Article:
By the heavens of this verse, not the sky, not the clouds and not the atmosphere are meant, but the solar systems, visible to us by eye or telescope or invisible to these, are meant. Apart from the planets of our solar system the stars that we see are other suns than ours, and each of these carries with it its own retinue of planets. Literally billions of such suns have been

 

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discovered and charted by astronomers. And if the number of planets and moons in our solar system averages the number of planets and moons in each of the other solar systems, there are literally many billions of planets and still more billions of moons in the solar systems so far discovered. And there are unnumbered others not yet brought to view by the greatest telescopes so far invented; for the universe is boundless in extent and therefore, as required by the laws of gravitation, there are still other worlds beyond those yet revealed by the most powerful telescopes. Astronomers have discovered thirteen Milky Ways in succession beyond the one we see without telescopes. It is this collection of suns, planets and moons, not to mention asteroids, comets, etc., that are meant by the expression, the heavens, in Gen. 1: 1. By the expression, the earth, of course, the planet on which we live, plant our gardens and build our houses, is meant. As we have shown above, the word create, used in Gen. 1: 1, teaches us that out of previously existing substances the universe was made. Later we showed that these substances were gases, which by manipulation were condensed into the heavens and earth. Then Gen. 1:1 assures us that the blind forces and laws of nature were not the Creator, as atheists hold, though they were undoubtedly used as tools and powers in the creative work, but that God, the Supreme Being, brought the heavens and earth into existence. The sentence of Gen. 1: 1, with which the Bible opens, in very simple language states one of the sublimest facts ever expressed— that the almost infinite universe was in a creative period made by God.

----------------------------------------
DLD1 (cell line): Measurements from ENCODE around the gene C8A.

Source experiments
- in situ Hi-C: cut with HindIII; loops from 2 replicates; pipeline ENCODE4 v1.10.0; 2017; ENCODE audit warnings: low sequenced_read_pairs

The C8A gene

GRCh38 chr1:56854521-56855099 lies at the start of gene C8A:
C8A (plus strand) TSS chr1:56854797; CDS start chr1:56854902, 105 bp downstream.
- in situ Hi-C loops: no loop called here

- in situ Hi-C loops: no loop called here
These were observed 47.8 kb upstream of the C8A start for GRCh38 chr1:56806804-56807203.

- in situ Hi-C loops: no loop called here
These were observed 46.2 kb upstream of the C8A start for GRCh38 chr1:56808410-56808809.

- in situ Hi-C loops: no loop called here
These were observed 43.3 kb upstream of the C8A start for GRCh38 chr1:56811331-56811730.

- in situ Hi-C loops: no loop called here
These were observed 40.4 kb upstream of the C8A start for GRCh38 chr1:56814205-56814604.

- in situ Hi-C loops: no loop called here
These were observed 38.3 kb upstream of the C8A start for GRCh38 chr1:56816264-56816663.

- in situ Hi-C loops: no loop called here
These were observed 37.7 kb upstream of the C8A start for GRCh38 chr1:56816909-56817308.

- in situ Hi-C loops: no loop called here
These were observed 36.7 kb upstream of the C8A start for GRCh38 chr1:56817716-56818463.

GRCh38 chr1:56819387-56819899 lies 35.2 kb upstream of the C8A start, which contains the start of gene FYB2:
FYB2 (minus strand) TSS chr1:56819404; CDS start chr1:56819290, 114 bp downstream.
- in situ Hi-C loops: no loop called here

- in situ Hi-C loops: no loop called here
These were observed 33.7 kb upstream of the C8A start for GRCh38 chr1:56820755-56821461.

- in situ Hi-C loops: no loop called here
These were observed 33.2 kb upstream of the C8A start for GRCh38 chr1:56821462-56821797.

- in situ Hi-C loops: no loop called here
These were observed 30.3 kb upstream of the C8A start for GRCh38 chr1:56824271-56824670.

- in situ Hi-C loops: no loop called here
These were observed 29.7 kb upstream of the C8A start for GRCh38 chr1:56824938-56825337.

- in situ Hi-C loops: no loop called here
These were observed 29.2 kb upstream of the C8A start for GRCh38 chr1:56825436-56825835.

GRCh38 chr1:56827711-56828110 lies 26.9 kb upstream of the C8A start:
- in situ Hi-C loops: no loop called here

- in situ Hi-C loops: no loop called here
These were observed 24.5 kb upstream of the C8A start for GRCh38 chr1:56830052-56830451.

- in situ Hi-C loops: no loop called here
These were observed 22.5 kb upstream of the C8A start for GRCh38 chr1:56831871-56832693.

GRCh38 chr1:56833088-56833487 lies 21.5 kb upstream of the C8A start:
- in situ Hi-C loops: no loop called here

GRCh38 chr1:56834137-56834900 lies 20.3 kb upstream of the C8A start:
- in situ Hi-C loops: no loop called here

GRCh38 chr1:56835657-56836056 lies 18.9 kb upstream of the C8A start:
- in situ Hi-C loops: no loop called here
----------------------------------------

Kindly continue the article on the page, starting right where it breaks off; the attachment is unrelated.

Creation as a product has a number of qualities, on some of which we desire to express some thoughts. We are now, it is to be remembered, discussing creation, not as the world of spirit, but as the world of matter, and as such its first quality on which we desire to make some remarks is that of its unity. This idea is involved

 

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in the name we give it, the universe, which word is derived from a Latin word compounded from the words unus (one) and versus (turned), i.e., all things turned into one. It is also implied in our English word cosmos, derived from the Greek word kosmos, though in the latter word the idea of the universe's beauty and order is also contained. By the unity of the universe we mean nature as a whole, in which all parts are inseparately united by interdependent relations of adaptation that make them one grand system of things. Such a unity we find permeating the universe everywhere. Thus the materials of which the universe consists are a unit, in the sense that they are all derived from one source, gases, and in the sense that its chemical elements, so far as we know them, are of the same kinds everywhere. The unity of the world as one grand system of things is apparent, too, when we consider each solar system. Each one consists of a center, its sun, each sun having its retinue of planets and each of these in most cases having its moon or moons. Each planet has its own orbit, on which it revolves about its sun, as well as its own axis, on which it rotates so as to face on its every side the sun every so often, varying according to its distance from its sun. This unity is seen in the moons, each planet having one or more moving on its orbit or their orbits about that planet.